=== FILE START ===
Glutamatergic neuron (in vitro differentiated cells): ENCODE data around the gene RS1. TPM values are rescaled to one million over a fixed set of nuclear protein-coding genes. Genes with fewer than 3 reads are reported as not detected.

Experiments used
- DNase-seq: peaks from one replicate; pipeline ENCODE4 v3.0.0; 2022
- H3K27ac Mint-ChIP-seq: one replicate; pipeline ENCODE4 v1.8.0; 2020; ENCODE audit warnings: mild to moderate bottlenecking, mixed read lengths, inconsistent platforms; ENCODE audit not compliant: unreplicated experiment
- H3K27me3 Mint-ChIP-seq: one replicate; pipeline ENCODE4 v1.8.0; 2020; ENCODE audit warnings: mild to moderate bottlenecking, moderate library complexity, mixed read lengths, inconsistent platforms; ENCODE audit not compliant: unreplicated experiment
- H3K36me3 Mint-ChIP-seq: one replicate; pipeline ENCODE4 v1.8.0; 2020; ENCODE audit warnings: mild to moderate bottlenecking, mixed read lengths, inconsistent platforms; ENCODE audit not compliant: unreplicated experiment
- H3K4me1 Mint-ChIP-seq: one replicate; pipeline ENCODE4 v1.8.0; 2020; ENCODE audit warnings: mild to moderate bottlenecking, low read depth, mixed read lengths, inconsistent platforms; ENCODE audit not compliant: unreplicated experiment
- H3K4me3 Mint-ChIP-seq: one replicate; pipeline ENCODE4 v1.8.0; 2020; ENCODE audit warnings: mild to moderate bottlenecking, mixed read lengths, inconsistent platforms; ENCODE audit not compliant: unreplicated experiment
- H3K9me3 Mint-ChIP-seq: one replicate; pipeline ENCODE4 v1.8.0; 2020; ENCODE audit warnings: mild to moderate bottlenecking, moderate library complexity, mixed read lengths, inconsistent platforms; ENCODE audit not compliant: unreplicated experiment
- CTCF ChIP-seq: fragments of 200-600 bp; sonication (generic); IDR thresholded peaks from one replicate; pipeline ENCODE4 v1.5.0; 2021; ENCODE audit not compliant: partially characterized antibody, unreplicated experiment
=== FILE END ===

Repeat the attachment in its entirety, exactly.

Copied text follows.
Glutamatergic neuron (in vitro differentiated cells): ENCODE data around the gene RS1. TPM values are rescaled to one million over a fixed set of nuclear protein-coding genes. Genes with fewer than 3 reads are reported as not detected.

Experiments used
- DNase-seq: peaks from one replicate; pipeline ENCODE4 v3.0.0; 2022
- H3K27ac Mint-ChIP-seq: one replicate; pipeline ENCODE4 v1.8.0; 2020; ENCODE audit warnings: mild to moderate bottlenecking, mixed read lengths, inconsistent platforms; ENCODE audit not compliant: unreplicated experiment
- H3K27me3 Mint-ChIP-seq: one replicate; pipeline ENCODE4 v1.8.0; 2020; ENCODE audit warnings: mild to moderate bottlenecking, moderate library complexity, mixed read lengths, inconsistent platforms; ENCODE audit not compliant: unreplicated experiment
- H3K36me3 Mint-ChIP-seq: one replicate; pipeline ENCODE4 v1.8.0; 2020; ENCODE audit warnings: mild to moderate bottlenecking, mixed read lengths, inconsistent platforms; ENCODE audit not compliant: unreplicated experiment
- H3K4me1 Mint-ChIP-seq: one replicate; pipeline ENCODE4 v1.8.0; 2020; ENCODE audit warnings: mild to moderate bottlenecking, low read depth, mixed read lengths, inconsistent platforms; ENCODE audit not compliant: unreplicated experiment
- H3K4me3 Mint-ChIP-seq: one replicate; pipeline ENCODE4 v1.8.0; 2020; ENCODE audit warnings: mild to moderate bottlenecking, mixed read lengths, inconsistent platforms; ENCODE audit not compliant: unreplicated experiment
- H3K9me3 Mint-ChIP-seq: one replicate; pipeline ENCODE4 v1.8.0; 2020; ENCODE audit warnings: mild to moderate bottlenecking, moderate library complexity, mixed read lengths, inconsistent platforms; ENCODE audit not compliant: unreplicated experiment
- CTCF ChIP-seq: fragments of 200-600 bp; sonication (generic); IDR thresholded peaks from one replicate; pipeline ENCODE4 v1.5.0; 2021; ENCODE audit not compliant: partially characterized antibody, unreplicated experiment